Lawyer tells Duterte: Don’t leave ICC

By Delta Dyrecka Letigio |October 12,2018 - 02:34 PM

 

CEBU CITY–The withdrawal of the Philippines from the International Criminal Court may leave the Philippines vulnerable to human rights abuses and impunity.

The warning came from lawyer Gilbert Andres, deputy executive chief of the Center for International Law in the Philippines (Central Law).

During the Justice Forum at the University of San Jose-Recoletos in Cebu City on Friday, Andres told Law students about the arguments he presented to the Supreme Court (SC) last October 9 on why Philippines must remain with the ICC.

“The fact that the Philippines withdrew from the Rome statute will actually abolish our Filipino people’s parallel means of enforcing their rights to effective remedies against international crimes committed not just by state forces and also committed by armed groups,” said Andres.

But Supt. Edhel Pereira, the Regional Philippine National Police (PNP) Legal Service in Central Visayas who is also a lawyer, argued that the Philippines can fight impunity without the need for the ICC.

“Our justice system in the Philippines is strong and as long as the government is working and the judiciary is working, we can solve impunity without the ICC,” said Pereira.

For Pereira, the Philippine laws have provided enough protection against crimes and impunity to keep the peace and order in the country.

“The Philippines is relatively peaceful even with arguments stating that there are crimes here and there. Records show that we have reduced crimes by 30 percent,” said Pereira.

He also said that the spate of killings in the Philippines are not considered extrajudicial killings but extralegal killings since the perpetrators are mostly non state-agents.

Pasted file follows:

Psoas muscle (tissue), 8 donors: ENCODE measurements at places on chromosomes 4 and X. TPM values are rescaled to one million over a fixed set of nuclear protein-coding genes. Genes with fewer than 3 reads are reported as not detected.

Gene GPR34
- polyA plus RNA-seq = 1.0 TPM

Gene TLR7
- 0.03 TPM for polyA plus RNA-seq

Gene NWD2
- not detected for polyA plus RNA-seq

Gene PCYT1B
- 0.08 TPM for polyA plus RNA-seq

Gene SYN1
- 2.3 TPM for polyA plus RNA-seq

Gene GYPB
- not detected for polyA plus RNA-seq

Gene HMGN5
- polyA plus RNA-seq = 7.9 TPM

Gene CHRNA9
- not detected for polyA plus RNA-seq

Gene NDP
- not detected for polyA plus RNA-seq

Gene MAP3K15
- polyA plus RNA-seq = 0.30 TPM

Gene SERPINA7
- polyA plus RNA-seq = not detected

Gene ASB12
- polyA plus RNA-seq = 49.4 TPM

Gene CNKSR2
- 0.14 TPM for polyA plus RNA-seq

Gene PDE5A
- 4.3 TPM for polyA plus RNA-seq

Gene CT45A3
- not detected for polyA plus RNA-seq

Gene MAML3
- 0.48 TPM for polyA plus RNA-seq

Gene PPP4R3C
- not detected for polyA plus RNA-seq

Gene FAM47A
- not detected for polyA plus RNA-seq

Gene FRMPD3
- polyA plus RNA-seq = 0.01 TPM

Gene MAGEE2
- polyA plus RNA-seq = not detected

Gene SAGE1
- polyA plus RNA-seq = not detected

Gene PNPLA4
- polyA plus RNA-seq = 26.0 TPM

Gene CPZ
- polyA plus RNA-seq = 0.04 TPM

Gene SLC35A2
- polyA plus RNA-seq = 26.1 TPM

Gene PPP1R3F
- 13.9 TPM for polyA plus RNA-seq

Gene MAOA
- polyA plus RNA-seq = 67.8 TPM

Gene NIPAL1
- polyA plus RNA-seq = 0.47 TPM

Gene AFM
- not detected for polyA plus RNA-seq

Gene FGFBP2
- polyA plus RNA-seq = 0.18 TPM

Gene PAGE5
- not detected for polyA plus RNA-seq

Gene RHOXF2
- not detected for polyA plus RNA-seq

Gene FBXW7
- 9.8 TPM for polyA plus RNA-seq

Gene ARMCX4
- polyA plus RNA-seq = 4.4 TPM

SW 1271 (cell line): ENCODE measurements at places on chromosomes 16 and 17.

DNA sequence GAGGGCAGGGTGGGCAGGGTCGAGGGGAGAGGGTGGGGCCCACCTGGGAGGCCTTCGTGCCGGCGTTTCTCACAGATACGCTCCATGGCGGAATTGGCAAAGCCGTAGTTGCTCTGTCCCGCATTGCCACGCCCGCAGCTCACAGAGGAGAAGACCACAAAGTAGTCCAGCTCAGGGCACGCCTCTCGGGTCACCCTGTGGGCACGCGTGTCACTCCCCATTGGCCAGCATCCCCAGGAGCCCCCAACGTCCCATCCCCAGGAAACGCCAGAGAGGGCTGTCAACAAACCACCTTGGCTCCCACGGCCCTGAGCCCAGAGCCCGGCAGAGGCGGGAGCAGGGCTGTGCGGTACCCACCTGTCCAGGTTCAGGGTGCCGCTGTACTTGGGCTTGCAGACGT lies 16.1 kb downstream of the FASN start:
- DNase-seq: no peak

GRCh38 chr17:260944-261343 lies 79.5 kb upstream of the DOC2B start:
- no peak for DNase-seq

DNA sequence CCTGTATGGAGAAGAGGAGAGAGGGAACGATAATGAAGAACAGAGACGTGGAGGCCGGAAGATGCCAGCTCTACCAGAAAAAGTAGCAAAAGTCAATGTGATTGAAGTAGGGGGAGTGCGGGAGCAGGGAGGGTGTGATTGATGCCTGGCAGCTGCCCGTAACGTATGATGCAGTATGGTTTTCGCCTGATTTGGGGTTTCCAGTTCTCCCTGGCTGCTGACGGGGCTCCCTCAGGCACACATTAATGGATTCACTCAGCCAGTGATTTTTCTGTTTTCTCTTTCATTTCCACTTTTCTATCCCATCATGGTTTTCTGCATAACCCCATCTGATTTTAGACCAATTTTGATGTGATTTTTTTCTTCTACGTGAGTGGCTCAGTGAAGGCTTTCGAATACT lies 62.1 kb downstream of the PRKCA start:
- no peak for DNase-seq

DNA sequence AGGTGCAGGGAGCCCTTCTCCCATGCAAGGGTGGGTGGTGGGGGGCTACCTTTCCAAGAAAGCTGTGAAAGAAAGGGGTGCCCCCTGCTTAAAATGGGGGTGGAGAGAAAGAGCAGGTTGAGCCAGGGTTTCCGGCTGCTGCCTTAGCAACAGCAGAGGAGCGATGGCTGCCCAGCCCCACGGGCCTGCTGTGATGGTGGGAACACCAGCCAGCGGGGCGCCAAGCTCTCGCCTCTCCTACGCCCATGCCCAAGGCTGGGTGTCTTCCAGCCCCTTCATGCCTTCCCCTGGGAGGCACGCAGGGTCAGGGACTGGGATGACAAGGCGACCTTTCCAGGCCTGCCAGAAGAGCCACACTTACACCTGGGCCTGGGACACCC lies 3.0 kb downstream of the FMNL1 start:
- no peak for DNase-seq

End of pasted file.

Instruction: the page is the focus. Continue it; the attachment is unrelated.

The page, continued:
Lawyer Emerlynne Gil of the Southeast Asia International Commission of Jurists disagreed with Pereira as she said that the failure of the government to investigate these cases of extra-legal killings can be interpreted as acquiescence to the impunity and will constitute the validity of these cases as extra-judicial killings.

“The right to life is the bedrock of human rights. It cannot be violated,” she said.

Gil said that as long the government can show that they are not shielding perpetrators, there are no unjustified delays in the cases of extrajudicial killings and the courts are working, the ICC no longer needs to intervene.

However, Gil believes that the Philippines should remain with the ICC as it serves as an insurance for the country in the case that the government commits human rights abuses and fails to prosecute these abuses in its own judiciary.

Andres said that he is confident that the arguments they presented to the SC on October 9 will hold ground, yet they are also preparing for other means in the case that the SC decides that the Philippines must withdraw from the ICC.

The SC has yet to decide on whether the unilateral decision of President Duterte to withdraw the Philippines from the ICC is legal.

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